(NaturalNews) Groundbreaking new science reveals that the harmful effects of exposure to synthetic chemicals are passed from generation to generation via “epigenetics,” causing measurable damage to future generations even if those offspring are never exposed to the original chemical. The phenomenon of “Epigenetic Transgenerational Inheritance” (ETI) has now been demonstrated in live animals, and if the implications of this research are fully understood, it would force human civilization to radically…

Fish consumption lowers risk of colorectal cancers

By Danna Norek,
(NaturalNews) New research suggests that eating fish may have yet another huge health benefit to add to its repertoire – the prevention of colorectal cancers. A study centered around fish consumption and rectal and colon cancers found that participants who ate fish three or more times per week had a reduced chance of developing these cancers. Fish and how it may impact your colon and rectal health.  While the study showed definite colorectal health benefits in eating fish, it did not delve further…


Holistic Health

Discover the super-food power of noni

By PF Louis,
(NaturalNews) You may have seen ads promoting noni juice or heard about its health benefits and wondered if it’s for real. Hopefully, this article will shed some light on the subject of noni. Most of the hype comes from multi-level marketing (MLM) providers. Their product is usually the most expensive and most processed. Those noni juices are often first pureed, sometime frozen, and then sent off to be liquefied from concentrate. Usually they are flavored or sweetened. Pure noni juice isn’t…

Fructose makes you stupid; DHA makes you smart

By Randall Neustaedter OMD,

(NaturalNews) A recent study in rats examined the effect of omega-3 fats (particularly DHA) and fructose on memory. Rats were trained to solve a maze and then given either a diet with omega-3 fats (DHA and flax seed oil) or one deficient in omega-3 fats. Each group was further divided into those also fed fructose in their drinking water or not. The group that was fed the fructose showed impairment of memory and took a longer time to solve the maze than prior to eating fructose. Those fed an omega…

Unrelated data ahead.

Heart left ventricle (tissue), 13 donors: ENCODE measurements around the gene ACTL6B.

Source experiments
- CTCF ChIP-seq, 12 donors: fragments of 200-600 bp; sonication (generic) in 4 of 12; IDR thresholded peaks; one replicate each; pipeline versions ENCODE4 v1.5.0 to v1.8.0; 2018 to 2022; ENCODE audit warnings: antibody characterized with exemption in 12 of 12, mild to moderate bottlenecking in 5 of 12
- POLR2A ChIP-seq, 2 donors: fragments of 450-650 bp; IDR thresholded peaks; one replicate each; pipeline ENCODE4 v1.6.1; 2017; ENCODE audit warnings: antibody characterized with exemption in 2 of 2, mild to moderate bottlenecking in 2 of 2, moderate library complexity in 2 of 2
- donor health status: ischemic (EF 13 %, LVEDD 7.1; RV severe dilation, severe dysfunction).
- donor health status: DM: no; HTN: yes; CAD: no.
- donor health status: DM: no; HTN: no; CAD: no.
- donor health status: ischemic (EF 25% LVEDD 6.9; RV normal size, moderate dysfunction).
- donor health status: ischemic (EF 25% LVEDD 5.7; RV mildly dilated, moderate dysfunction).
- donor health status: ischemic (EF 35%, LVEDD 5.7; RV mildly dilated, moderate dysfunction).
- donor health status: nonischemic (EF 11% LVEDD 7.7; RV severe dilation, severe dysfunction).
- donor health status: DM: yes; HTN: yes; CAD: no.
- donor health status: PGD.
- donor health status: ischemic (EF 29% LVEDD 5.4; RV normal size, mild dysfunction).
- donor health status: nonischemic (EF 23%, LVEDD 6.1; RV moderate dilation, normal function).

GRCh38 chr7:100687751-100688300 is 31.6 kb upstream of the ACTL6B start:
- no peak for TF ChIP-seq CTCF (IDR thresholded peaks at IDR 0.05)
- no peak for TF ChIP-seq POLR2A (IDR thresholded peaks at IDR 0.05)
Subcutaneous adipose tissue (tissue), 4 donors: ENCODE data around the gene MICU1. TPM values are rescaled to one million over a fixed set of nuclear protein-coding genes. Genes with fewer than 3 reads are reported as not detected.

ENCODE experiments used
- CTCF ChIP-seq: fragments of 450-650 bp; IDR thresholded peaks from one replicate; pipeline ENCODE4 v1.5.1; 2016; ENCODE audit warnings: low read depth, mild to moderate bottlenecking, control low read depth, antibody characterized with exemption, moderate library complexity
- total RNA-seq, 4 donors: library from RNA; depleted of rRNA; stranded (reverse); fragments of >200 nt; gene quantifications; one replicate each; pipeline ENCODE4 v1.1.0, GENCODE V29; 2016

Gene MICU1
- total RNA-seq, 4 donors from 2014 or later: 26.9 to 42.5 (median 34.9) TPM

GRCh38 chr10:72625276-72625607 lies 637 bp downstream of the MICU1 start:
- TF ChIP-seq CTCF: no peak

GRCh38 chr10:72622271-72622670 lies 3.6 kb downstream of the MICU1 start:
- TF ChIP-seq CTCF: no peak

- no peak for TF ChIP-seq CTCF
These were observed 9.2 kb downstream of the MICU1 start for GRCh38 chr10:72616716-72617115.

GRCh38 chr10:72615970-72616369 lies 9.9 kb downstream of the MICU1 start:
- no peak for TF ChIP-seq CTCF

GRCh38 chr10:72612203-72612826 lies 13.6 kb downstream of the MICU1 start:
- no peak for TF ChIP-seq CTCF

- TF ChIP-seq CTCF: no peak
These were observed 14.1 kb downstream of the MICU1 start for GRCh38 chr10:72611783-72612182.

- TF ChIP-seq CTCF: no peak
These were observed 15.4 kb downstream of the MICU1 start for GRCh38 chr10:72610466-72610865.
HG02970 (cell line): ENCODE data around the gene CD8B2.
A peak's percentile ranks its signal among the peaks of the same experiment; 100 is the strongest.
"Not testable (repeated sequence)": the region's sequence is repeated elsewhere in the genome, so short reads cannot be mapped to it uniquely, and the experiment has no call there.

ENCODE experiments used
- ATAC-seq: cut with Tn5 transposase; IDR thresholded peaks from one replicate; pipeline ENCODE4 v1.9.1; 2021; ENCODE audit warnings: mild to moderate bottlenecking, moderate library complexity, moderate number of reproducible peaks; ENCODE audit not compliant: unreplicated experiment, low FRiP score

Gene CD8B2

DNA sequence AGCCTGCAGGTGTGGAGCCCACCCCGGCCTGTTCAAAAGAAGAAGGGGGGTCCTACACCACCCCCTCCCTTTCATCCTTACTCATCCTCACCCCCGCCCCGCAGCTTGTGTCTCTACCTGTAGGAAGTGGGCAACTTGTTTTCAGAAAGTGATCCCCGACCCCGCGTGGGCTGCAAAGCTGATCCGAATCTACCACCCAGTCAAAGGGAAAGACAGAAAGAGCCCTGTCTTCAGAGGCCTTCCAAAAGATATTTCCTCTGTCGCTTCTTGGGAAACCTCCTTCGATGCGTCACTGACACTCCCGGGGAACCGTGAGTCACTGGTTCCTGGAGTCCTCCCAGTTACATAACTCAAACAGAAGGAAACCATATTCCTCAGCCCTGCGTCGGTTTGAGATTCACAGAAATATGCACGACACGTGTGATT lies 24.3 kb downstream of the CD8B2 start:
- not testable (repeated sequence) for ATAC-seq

Natural mosquito repellents

By Jordan and Kyla Miller,
(NaturalNews) Mosquitoes can be a nuisance when trying to enjoy the outdoors, especially if you’re trying to host guests. The faint buzzing reminds us of those pesky pricks we receive when we least expect it. Soon thereafter the itching and swelling begins as our bodies react to the foreign attack. Sometimes deadly, the mosquito bite is more of a nuisance than anything. The itch and swelling can last anywhere from a couple of days to a few weeks. As with health, in order to avoid mosquito bites,…


Pet Health

Why is This Dangerous Infection on the Rise in Pets?

Posted By: Dr. Becker 

pets, dog, catThe staphylococcus aureus bacteria is a normal strain of bacteria your pet normally harbors (as do people). It’s found on your dog’s or cat’s skin, mucous membranes, urogenital and gastrointestinal tracts.

When this normal bacteria undergoes a genetic mutation, it can become a pet’s worst nightmare. Instead of being a normal part of your pet’s healthy bacteria it can cause life threatening infection due to its resistance to even the strongest antibiotics, such as Methicillin. These infections are called Methicillin-resistant staphylococcus aureus, or “MRSA infections,”and are resistant to most antibiotic treatments.

As a result, they can lead to serious illness and even death.

Methicillin-resistant Staphylococcus aureus (MRSA) is a serious public health problem that is getting progressively worse and actually exacts a greater human death toll than “modern plagues” like AIDS.

Unfortunately, MRSA infections are also on the rise in our companion animals.

Typically, staph bacteria are relatively harmless. If the bacteria enter your pet’s body through a cut, it may cause an infection (staph bacteria is a common cause of skin infections) but even these are typically mild and can be easily treated. But unlike typical staph bacteria, MRSA is much more dangerous because it has become resistant to the broad-spectrum antibiotics commonly used to treat it, such as methicillin, oxacillin, penicillin and amoxicillin.

Why MRSA Poses a Threat to Your Dog or Cat

Antibiotics are one of the top two drugs prescribed by traditional veterinarians (steroids are the other).